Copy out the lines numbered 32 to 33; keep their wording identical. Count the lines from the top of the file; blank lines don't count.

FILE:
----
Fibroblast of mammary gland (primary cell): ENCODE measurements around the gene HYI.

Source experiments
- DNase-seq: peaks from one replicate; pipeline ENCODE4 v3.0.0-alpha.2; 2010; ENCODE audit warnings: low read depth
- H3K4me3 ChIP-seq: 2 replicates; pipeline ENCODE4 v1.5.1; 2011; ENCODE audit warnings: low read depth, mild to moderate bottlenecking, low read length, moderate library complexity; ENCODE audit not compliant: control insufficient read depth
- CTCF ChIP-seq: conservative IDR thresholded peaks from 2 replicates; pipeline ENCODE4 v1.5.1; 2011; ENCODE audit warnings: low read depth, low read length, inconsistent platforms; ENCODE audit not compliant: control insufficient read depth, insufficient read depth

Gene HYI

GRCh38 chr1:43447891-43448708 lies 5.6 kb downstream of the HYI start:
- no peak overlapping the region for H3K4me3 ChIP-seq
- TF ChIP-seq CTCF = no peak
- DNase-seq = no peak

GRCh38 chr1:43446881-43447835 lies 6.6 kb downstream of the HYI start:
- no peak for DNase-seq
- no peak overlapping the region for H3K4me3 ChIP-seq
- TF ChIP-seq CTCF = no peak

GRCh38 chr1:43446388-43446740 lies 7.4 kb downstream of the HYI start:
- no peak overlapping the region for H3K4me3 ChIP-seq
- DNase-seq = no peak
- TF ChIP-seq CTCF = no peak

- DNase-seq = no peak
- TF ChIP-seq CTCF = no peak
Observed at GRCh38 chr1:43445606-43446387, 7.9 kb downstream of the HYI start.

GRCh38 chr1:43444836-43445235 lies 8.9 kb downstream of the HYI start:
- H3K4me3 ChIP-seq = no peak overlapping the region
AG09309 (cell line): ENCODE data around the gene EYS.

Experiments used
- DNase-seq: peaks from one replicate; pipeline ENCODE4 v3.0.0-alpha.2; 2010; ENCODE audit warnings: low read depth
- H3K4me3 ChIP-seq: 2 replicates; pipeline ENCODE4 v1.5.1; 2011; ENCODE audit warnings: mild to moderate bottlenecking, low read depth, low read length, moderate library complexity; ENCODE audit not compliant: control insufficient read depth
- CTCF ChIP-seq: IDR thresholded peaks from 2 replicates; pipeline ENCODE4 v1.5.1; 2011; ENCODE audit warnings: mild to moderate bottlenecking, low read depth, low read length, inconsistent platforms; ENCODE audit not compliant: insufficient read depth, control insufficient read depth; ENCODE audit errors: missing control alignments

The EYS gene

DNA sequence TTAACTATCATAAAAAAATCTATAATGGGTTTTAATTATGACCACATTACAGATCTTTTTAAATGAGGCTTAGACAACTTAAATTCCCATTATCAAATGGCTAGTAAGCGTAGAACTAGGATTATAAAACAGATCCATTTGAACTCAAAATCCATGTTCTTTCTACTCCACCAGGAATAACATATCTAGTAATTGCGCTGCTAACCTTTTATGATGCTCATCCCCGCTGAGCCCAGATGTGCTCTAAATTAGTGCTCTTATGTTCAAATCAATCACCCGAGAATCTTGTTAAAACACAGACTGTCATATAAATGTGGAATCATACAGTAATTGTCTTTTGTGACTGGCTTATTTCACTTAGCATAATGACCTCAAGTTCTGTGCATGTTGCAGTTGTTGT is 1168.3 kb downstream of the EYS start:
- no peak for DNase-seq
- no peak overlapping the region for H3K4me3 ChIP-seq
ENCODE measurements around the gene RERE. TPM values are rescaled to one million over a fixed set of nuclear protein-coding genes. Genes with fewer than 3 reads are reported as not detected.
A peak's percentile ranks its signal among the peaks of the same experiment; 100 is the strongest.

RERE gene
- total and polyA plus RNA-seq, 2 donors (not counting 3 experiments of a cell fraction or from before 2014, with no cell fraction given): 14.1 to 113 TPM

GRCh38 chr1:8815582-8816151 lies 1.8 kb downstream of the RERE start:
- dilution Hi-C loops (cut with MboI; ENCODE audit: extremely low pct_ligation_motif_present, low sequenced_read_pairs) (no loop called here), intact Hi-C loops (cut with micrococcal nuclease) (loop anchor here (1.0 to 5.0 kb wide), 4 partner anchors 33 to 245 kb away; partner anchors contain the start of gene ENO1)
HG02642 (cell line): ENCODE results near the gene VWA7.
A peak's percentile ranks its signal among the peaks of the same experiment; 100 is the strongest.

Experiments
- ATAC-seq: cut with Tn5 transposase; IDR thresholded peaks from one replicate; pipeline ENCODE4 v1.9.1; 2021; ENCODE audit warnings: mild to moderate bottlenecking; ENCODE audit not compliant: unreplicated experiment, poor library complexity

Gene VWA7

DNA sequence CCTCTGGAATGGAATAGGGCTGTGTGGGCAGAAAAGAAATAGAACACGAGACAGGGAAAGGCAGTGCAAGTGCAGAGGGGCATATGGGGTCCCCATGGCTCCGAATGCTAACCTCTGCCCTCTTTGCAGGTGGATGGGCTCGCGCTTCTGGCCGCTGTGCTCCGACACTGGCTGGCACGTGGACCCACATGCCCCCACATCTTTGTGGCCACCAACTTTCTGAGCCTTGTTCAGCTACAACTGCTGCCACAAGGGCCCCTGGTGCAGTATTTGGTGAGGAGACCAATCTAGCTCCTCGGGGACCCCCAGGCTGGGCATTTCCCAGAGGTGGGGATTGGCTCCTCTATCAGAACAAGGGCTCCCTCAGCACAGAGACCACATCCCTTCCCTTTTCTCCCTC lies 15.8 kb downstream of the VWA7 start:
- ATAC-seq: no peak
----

- no peak overlapping the region for H3K4me3 ChIP-seq
ENCODE measurements around the gene RERE. TPM values are rescaled to one million over a fixed set of nuclear protein-coding genes. Genes with fewer than 3 reads are reported as not detected.